Strangelongtrip

MyPTSD Pro
thank you @Muttly ! I've spent the entirely of today dissociated after that, I'm really frustrated and just "coming back to my anxiety" this evening and I feel like the whole day got away from me without me accomplishing anything, and in the end accomplishing these things is more important than being buff lol.

But it feels sort of...righteous? to know that yes, I really DO have a reason I've been avoiding this. Maybe I'll do the workout at night next time, just in case but then I wouldn't be able to sleep. Just really jittery and frustrated
 

Strangelongtrip

MyPTSD Pro
Today I did another small workout, but I didn't check anything off. Just followed the list. Also did it with a family member, and that seemed to help because she was sort of a regulator, I couldn't over do it. The workout I feel great about, didn't push it, it helped my chronic pain. Didn't feel the need to keep pushing!!! A little victory.

But I feel absolutely rotten otherwise today. Fatigued, brain fog. I think the panic from yesterday triggered a POTS episode or something. My heart rate jumps a ridiculous amount from sitting to standing, but the workout helped a little bit. Now I'm just depressed I didn't get enough done today, even though I have plenty of time to meet my deadlines.
 

littleoc

Sponsor
I had this problem, too. I would play basketball outside, completely alone, for nearly fifteen hours a day on the worst data, and kept insisting to others that it was low-strain on my body, though I actually still have injuries from it. I ate poorly. Mostly off of other people’s plates.

My ex had a huge role in getting me to stop under-eating. So, long story short, when that mess of a relationship ended, I felt significant power in being able to not eat and being able to overexercise.

Over-exercising and under-eating have become more challenging since my TBI, I thought, until I journaled what I was eating. I journaled for my nutritionist and then set about eating even fewer calories before she told me I was under-eating significantly. So I was wrong about thinking I was overeating.

I frequently see pictures of an underweight teenage me and think I’d like to look like that again. I can’t place why.

But anyway. That’s all to say I understand. I’ve found that having a strict routine helps me much, much more than journaling. I worked with a nutritionist to set out an eating plan that was healthy and had enough calories so I’d be nurturing my body into believing it didn’t have to store all those calories. My day starts with a bowl of oatmeal, fruit, and cheese + nuts. Sometimes half a sandwhich with it. Breakfast is my biggest meal on good days.

I only exercise on certain days of the week, and I can only exercise for up to six hours a week. It always starts with physical therapy exercises.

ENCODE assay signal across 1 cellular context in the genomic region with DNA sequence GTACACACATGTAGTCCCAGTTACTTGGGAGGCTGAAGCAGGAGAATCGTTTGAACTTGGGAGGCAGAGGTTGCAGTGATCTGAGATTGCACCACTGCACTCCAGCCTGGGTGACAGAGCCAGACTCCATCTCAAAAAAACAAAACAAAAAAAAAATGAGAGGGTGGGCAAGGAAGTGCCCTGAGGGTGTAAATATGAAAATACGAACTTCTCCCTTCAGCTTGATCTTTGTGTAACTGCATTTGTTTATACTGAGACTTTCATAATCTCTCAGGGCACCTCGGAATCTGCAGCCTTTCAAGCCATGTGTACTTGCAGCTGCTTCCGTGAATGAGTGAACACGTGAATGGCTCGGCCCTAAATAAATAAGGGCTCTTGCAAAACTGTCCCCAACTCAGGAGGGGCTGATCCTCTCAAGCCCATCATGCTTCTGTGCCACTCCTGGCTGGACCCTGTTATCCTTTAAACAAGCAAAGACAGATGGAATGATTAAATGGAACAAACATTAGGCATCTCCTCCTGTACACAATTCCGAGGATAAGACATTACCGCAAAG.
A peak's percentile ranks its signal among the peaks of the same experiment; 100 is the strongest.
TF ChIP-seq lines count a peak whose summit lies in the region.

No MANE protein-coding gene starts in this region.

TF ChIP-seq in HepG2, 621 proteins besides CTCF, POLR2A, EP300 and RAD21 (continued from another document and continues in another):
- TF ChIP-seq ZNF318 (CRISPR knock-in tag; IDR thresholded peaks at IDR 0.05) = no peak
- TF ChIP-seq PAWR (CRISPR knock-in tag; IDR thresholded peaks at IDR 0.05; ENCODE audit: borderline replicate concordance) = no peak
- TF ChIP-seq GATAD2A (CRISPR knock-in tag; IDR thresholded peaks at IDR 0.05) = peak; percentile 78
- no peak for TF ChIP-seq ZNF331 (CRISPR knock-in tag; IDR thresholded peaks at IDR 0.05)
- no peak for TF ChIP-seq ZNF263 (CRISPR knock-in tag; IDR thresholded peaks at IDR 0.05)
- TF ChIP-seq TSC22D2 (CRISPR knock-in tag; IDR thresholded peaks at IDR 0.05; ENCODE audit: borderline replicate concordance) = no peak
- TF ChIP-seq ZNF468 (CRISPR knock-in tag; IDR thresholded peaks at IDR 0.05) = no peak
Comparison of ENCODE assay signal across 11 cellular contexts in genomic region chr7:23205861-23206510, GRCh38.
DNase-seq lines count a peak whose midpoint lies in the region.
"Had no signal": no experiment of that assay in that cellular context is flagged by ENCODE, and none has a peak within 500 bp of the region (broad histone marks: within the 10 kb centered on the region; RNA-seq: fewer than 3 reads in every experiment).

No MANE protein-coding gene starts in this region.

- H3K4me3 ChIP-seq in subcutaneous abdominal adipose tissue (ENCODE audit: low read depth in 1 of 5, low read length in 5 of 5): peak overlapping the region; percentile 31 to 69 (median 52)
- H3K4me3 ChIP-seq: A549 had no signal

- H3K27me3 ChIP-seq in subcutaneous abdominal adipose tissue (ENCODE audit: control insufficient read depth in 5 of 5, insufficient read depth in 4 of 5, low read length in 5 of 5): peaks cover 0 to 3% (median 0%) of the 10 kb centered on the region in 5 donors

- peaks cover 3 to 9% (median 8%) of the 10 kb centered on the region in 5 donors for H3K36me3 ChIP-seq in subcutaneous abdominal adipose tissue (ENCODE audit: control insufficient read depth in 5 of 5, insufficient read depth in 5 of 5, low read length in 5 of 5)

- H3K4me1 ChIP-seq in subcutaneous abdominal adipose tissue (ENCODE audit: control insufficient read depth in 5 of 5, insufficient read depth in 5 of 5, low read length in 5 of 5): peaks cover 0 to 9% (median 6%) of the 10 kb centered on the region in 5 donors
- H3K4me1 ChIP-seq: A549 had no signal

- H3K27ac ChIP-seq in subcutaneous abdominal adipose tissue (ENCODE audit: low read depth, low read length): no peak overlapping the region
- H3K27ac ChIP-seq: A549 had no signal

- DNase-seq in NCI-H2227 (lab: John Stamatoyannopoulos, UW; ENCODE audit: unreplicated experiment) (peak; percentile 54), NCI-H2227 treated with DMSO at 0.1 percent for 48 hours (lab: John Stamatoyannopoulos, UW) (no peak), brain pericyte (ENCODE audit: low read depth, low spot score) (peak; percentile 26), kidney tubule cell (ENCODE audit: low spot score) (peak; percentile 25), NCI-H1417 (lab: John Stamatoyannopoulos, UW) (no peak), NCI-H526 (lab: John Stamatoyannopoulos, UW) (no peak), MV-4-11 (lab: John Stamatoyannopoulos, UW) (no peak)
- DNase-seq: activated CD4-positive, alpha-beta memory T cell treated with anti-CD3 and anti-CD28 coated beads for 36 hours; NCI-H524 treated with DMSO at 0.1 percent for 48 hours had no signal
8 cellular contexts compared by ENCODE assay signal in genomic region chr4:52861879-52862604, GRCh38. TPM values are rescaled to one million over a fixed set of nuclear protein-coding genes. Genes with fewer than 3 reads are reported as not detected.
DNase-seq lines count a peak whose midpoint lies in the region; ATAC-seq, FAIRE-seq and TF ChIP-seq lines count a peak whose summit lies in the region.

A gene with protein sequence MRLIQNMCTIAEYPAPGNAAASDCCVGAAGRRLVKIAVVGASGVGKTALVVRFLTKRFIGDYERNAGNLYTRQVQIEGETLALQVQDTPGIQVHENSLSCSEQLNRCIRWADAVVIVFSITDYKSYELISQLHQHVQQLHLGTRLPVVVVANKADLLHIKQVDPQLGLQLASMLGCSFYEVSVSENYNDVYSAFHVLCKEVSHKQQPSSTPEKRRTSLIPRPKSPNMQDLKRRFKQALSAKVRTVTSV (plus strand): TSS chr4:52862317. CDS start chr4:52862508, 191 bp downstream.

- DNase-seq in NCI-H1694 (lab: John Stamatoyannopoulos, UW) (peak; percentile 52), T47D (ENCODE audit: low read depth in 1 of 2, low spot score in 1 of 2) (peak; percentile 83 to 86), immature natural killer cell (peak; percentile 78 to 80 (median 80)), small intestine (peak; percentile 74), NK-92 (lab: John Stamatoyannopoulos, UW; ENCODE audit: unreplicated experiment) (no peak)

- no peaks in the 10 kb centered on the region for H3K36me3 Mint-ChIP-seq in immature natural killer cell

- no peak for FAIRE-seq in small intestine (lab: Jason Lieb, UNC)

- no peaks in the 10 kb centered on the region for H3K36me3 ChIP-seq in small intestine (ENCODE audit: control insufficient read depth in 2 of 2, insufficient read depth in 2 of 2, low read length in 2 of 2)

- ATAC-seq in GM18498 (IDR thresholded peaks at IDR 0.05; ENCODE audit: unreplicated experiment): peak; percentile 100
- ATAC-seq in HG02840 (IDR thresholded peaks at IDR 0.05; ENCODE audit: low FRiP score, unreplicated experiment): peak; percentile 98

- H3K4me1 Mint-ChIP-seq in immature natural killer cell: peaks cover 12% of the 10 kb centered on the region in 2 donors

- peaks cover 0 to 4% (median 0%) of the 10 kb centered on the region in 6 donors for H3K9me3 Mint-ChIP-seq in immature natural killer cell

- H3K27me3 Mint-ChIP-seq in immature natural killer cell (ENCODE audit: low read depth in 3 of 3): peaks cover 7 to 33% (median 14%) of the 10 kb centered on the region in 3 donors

The biggest thing for me has been to work on body image in therapy. I am now understanding what about my body is bothering me, and realizing it’s helpful to accept some things and love myself, while also wanting some things modified or gone. (As in, for any other people reading this, things like large breasts.)

It’s still a challenge every day and I’ve fallen off a bit. But I’m getting better at it. You can’t change everything over night. Routines are the same, but they really have been the best advantage for me so far! :)
 

Strangelongtrip

MyPTSD Pro
Thank you for your kind words and story @littleoc ! I want to work with a nutritionist. I have trouble eating enough and I feel like I can't justify using lots of resources bc we don't have a lot of food in my house, but I'm still really overweight, or I'll finally get food and it's too much bc it's unhealthy (we're currently poor, and with COVID, I don't have a job. hopefully I can get unemployment, gig worker).

I only exercise on certain days of the week, and I can only exercise for up to six hours a week. It always starts with physical therapy exercises.

The biggest thing for me has been to work on body image in therapy. I am now understanding what about my body is bothering me, and realizing it’s helpful to accept some things and love myself, while also wanting some things modified or gone. (As in, for any other people reading this, things like large breasts.)

I need to talk to my therapist more about this, but he's more of a trauma specialist and not necessarily that good about eating disorders, although he said he could recommend someone for me. Thank you again!! Also sorry if this doesn't make a lot of sense, I'm really dissociated again for the third day in a row lol.